The monthly unemployment numbers are in, largely confirming what we already knew: the 411,000 temporary jobs created by the Census jobs helped but just a little. The overall unemployment rate shifted down from 9.9 percent to 9.7 percent and for Black workers it went from 16.5 percent in April to 15.5 in May.
Newsweek is calling it a "tale of two recessions":
One hallmark of this economic downturn has been the disparities in the way the unemployment rate has affected people according to age, race and ethnicity, educational attainment, and geography. A college-educated white woman in Massachusetts has much easier time finding work than, say, an African-American man with a high school diploma who lives in Michigan, where the unemployment rate stands at 14 percent. This is a tale of two recessions.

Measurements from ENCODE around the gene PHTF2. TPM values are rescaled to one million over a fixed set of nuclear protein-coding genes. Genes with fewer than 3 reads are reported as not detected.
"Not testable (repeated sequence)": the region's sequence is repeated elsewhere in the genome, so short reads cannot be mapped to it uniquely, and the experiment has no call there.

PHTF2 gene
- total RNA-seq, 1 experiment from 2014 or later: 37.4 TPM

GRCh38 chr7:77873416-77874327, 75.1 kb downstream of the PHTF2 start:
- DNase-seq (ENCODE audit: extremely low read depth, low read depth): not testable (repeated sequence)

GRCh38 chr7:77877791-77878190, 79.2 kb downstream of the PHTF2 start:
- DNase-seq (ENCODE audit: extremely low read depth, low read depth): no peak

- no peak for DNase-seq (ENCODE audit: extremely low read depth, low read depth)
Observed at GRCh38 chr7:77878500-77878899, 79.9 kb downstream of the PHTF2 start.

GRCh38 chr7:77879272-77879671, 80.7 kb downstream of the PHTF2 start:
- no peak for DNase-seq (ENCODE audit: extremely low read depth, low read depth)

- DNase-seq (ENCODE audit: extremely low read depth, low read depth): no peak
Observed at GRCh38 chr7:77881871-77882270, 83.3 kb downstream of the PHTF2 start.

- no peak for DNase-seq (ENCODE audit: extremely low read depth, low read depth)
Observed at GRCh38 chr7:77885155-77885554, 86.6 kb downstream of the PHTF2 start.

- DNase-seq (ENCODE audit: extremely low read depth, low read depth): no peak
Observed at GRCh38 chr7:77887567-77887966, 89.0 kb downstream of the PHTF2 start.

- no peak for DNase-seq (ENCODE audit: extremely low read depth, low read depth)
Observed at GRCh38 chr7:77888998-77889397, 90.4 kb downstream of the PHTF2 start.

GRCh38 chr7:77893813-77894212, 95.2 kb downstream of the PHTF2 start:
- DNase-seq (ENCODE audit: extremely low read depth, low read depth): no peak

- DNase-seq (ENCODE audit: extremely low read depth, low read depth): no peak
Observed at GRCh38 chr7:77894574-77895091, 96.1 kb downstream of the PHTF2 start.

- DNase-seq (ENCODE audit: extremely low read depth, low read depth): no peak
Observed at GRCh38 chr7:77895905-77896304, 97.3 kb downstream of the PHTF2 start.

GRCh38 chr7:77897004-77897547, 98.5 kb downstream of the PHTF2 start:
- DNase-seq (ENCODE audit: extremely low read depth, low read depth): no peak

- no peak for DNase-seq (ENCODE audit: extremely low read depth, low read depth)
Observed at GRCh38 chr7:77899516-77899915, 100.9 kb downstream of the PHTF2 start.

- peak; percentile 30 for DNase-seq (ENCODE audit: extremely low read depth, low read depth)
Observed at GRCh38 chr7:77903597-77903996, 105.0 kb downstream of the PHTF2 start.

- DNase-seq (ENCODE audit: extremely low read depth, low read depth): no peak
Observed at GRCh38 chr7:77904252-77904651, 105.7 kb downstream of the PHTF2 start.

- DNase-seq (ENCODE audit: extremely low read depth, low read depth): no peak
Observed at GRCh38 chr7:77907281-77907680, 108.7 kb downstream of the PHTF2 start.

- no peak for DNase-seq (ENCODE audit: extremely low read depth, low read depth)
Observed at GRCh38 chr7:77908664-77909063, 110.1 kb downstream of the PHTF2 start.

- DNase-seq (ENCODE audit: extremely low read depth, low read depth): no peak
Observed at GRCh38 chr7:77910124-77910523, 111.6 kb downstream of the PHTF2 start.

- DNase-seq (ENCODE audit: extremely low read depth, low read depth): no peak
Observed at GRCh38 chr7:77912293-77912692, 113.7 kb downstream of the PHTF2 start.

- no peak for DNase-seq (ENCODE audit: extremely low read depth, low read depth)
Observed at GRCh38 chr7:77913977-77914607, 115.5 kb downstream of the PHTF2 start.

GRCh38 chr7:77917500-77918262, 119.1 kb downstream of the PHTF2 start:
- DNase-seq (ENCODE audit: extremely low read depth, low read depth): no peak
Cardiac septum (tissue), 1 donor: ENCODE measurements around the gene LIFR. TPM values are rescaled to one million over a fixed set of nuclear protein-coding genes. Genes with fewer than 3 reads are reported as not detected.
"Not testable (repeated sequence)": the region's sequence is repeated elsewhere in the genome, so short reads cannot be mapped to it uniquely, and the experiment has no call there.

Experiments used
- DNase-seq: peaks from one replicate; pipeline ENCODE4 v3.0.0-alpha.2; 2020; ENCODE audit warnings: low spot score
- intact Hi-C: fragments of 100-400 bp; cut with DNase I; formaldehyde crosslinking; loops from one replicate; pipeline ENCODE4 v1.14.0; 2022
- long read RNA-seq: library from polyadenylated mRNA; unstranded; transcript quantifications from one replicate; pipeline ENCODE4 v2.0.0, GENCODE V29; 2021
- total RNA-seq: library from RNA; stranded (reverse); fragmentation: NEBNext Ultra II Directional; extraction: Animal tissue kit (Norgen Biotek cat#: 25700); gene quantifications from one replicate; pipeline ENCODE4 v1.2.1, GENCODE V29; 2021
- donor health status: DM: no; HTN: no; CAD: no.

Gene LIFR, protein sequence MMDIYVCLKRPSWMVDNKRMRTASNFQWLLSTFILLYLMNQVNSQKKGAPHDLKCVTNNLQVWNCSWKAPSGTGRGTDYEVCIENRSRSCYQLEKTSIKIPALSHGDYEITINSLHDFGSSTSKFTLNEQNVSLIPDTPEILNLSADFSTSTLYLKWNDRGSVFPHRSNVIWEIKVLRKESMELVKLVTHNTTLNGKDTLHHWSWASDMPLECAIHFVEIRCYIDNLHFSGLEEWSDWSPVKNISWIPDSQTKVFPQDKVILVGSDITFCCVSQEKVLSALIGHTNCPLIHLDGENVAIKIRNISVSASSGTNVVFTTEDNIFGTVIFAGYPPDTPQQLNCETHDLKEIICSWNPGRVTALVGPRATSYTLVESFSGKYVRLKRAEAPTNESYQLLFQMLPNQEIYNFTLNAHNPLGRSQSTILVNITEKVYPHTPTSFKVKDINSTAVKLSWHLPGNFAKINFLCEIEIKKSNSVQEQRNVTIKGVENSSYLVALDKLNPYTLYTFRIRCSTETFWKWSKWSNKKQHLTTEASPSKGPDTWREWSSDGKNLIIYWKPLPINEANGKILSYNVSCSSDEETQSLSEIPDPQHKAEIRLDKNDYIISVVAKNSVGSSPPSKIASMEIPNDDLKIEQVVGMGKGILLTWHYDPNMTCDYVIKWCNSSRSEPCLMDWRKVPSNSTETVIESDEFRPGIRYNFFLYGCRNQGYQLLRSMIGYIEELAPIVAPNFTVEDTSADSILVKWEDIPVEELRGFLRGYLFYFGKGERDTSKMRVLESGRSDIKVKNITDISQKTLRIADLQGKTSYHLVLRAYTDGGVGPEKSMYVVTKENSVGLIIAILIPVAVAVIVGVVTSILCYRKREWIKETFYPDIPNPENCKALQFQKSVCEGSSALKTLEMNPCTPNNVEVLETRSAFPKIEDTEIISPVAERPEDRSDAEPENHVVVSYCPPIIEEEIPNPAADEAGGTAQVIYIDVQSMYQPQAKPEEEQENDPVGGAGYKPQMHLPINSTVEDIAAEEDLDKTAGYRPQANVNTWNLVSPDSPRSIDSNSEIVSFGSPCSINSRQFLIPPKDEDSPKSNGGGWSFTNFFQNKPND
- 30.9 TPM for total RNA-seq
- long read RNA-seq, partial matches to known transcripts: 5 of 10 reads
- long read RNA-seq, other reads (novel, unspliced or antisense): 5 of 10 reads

The unemployment rate for teenagers is 26.4 percent and for Latinos, it’s 12.4 percent. And almost half of the 15 million people who don’t have jobs today have been out of work for more than six months—it hasn’t been this bad since the Labor Department started tracking the figures in 1948.
The new jobs numbers don’t reveal the recession’s impact on older folks, who’ve continued working but now as freelancers without health insurance or retirement. They get classified as entrepreneurs or the self-employed. But as The Hill notes, it’s a "new wave of involuntary entrepreneurship."
Newsweek’s conclusion: "economic disparities in this country will keep growing."
Photo: Getty Images/Spencer Platt